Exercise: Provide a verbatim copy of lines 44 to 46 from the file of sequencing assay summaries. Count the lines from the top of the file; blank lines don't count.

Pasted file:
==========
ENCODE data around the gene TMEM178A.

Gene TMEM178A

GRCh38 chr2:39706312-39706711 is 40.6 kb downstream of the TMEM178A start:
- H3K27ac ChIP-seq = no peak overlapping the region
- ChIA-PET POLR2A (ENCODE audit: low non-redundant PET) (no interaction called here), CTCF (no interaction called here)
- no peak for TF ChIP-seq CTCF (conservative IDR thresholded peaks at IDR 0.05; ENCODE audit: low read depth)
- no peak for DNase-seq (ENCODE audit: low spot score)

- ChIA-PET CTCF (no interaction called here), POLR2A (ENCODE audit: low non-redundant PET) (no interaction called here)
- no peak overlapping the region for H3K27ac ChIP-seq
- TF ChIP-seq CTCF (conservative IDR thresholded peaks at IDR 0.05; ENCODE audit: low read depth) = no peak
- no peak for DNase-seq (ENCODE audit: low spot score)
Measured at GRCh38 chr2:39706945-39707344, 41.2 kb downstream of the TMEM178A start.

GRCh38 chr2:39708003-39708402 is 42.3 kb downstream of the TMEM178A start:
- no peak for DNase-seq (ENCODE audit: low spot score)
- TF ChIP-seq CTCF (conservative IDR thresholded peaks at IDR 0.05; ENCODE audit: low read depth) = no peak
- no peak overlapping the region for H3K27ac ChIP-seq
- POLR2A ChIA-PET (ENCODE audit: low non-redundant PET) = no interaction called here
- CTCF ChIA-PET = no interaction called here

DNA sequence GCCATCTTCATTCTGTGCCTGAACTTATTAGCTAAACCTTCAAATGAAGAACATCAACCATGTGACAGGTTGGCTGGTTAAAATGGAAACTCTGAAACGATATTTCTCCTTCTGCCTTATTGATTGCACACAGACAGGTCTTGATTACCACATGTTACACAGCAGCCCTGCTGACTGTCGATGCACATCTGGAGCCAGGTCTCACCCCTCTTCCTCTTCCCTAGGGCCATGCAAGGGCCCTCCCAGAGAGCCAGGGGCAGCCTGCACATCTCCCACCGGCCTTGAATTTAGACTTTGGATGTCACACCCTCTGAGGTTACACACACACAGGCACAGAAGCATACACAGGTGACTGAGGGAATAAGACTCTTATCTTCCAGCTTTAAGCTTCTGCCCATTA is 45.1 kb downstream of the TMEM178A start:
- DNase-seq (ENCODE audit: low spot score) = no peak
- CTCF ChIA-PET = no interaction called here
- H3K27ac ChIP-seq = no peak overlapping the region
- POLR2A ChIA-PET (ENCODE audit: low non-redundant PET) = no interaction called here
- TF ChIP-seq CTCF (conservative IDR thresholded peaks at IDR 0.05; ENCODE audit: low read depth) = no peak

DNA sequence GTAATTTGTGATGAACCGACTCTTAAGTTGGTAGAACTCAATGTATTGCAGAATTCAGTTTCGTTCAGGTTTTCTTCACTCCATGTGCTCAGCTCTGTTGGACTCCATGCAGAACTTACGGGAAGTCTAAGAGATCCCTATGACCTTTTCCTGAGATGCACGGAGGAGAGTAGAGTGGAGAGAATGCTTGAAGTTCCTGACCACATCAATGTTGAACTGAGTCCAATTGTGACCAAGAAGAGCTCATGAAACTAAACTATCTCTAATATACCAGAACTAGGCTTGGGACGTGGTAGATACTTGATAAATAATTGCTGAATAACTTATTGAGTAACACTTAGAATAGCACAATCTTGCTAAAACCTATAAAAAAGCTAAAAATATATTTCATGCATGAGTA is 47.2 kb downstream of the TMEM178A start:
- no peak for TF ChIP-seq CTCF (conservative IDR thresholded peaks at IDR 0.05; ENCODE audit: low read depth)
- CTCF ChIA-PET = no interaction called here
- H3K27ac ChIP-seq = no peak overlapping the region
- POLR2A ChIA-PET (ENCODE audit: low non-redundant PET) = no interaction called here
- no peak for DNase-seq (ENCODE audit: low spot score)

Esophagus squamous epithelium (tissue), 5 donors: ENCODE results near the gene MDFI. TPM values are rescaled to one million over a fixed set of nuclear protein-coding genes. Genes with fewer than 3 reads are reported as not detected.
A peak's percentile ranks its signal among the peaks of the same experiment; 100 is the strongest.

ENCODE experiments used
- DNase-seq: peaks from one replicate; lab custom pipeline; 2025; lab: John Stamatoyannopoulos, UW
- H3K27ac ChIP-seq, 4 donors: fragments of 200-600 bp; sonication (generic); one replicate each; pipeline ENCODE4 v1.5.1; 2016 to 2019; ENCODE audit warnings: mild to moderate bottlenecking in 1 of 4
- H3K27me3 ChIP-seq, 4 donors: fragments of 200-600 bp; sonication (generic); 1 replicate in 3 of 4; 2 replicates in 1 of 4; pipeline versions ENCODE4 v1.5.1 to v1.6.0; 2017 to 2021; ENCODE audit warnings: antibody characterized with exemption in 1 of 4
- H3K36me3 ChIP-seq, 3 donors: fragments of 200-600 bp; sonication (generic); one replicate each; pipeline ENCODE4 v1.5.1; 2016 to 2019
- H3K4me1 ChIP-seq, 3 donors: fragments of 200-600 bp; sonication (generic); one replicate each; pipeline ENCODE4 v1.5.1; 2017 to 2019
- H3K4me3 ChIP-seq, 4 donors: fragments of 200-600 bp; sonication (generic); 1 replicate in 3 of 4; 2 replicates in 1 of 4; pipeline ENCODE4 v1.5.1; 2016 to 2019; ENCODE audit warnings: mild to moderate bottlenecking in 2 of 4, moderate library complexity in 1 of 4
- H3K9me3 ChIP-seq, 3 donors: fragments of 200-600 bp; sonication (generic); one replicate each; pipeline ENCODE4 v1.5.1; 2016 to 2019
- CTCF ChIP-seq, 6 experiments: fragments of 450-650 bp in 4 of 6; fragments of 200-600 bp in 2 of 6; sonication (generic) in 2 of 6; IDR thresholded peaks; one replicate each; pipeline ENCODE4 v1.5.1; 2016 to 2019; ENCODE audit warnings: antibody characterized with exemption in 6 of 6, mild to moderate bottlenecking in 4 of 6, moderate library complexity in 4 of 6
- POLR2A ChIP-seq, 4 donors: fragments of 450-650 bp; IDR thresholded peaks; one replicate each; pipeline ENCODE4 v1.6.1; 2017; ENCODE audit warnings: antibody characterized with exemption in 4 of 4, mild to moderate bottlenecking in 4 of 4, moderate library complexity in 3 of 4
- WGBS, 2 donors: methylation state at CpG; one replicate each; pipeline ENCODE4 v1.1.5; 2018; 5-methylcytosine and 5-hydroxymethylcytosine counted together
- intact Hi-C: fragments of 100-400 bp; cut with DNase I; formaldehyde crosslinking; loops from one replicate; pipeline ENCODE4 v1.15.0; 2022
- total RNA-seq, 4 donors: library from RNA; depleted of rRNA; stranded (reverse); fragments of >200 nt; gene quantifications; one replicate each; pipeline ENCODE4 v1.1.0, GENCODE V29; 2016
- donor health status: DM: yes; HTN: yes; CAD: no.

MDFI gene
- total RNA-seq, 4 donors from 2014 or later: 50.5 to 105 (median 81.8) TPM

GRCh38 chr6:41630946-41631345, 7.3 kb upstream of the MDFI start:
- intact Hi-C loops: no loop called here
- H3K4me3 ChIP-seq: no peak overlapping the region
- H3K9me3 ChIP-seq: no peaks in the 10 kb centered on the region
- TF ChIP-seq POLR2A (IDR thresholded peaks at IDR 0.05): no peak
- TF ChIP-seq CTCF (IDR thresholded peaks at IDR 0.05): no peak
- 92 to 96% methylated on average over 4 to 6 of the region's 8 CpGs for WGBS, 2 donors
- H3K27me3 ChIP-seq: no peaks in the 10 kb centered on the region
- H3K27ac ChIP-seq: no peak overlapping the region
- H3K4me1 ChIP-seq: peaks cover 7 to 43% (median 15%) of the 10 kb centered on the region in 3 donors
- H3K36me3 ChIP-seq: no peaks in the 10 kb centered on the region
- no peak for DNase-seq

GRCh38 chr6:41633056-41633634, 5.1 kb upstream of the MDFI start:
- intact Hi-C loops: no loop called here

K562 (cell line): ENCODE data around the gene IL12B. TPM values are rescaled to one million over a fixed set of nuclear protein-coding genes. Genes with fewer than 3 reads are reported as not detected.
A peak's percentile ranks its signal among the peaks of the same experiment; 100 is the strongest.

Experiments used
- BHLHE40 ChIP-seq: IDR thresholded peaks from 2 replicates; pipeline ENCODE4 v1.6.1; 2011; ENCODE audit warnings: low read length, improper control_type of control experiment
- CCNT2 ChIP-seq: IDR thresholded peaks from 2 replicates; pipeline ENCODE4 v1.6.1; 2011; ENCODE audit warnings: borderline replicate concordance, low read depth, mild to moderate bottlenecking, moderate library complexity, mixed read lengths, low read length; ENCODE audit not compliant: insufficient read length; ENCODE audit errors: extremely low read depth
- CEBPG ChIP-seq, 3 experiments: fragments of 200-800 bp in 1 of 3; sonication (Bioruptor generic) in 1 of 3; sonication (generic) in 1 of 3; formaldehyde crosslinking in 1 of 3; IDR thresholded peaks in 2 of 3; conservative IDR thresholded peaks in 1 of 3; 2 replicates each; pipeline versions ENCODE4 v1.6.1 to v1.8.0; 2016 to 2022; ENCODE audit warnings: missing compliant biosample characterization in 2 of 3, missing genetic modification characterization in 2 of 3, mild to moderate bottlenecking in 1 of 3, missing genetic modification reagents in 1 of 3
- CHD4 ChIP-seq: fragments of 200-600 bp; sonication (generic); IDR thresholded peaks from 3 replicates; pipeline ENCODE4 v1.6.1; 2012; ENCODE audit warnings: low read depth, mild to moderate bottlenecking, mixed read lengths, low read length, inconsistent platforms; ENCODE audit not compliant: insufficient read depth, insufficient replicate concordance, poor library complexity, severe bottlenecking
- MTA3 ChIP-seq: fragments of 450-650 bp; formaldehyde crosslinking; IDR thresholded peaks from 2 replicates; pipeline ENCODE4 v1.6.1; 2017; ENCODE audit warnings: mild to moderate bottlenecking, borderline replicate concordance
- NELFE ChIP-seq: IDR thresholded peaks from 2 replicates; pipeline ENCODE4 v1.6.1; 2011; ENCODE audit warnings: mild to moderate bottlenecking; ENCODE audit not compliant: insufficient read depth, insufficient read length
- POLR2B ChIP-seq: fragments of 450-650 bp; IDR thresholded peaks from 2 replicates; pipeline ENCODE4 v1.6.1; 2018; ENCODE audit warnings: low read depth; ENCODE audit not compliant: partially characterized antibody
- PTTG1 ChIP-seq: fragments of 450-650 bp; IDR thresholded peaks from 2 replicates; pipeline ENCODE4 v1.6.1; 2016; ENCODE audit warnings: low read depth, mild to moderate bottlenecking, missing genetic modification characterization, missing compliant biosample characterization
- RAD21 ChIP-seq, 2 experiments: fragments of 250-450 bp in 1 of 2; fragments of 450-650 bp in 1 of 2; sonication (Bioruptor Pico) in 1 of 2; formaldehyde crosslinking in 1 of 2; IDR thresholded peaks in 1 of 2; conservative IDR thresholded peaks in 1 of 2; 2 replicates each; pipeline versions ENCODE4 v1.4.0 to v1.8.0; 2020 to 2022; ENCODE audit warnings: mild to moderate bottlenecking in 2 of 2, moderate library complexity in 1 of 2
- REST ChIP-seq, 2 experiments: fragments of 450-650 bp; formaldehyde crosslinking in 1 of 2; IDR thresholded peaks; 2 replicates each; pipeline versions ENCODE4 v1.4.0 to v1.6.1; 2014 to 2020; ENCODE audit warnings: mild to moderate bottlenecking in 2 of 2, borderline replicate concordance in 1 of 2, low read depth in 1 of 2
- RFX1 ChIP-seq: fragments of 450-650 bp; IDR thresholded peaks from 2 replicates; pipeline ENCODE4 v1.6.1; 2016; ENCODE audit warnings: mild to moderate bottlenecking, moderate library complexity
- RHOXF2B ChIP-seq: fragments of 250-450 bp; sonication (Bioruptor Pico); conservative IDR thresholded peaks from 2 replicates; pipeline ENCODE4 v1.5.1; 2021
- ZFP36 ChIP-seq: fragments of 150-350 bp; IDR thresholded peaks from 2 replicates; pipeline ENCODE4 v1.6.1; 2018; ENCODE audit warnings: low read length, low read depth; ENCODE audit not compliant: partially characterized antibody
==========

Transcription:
- intact Hi-C: fragments of 100-400 bp; cut with DNase I; formaldehyde crosslinking; loops from one replicate; pipeline ENCODE4 v1.15.0; 2022
- total RNA-seq, 4 donors: library from RNA; depleted of rRNA; stranded (reverse); fragments of >200 nt; gene quantifications; one replicate each; pipeline ENCODE4 v1.1.0, GENCODE V29; 2016
- donor health status: DM: yes; HTN: yes; CAD: no.